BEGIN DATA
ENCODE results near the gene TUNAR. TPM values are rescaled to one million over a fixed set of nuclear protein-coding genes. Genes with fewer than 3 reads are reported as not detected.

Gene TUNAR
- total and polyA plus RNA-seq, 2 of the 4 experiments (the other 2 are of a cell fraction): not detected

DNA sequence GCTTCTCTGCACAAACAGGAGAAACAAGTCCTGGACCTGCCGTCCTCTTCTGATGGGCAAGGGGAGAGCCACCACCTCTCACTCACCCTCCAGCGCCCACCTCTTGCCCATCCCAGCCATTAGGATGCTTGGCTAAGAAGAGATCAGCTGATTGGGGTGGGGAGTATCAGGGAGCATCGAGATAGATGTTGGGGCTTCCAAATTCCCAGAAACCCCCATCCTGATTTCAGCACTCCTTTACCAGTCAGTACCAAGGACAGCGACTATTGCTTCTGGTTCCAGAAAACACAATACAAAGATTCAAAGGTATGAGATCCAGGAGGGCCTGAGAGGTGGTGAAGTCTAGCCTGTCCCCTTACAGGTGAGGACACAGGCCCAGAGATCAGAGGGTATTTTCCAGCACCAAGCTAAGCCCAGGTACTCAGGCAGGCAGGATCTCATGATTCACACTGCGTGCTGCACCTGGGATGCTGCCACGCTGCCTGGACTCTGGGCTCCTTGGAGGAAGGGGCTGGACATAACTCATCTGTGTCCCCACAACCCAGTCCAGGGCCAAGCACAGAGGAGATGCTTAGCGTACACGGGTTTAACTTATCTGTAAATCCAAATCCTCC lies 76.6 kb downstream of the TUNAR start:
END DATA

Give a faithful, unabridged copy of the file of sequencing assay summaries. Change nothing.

ENCODE results near the gene TUNAR. TPM values are rescaled to one million over a fixed set of nuclear protein-coding genes. Genes with fewer than 3 reads are reported as not detected.

Gene TUNAR
- total and polyA plus RNA-seq, 2 of the 4 experiments (the other 2 are of a cell fraction): not detected

DNA sequence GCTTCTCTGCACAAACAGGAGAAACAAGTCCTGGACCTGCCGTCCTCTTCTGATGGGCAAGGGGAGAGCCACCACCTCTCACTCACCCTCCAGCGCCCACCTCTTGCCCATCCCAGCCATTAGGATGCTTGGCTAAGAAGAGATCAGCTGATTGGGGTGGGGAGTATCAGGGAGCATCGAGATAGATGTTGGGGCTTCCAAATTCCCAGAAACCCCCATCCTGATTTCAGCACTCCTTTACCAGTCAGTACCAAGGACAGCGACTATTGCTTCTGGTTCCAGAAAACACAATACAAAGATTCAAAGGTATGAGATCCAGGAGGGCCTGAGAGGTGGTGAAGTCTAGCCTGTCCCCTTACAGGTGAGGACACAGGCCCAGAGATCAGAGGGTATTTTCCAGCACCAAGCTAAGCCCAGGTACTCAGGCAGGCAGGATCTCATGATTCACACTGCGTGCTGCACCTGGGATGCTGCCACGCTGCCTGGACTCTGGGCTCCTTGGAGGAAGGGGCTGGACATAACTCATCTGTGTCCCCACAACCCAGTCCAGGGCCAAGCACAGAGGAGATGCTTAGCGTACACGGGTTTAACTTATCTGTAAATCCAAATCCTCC lies 76.6 kb downstream of the TUNAR start: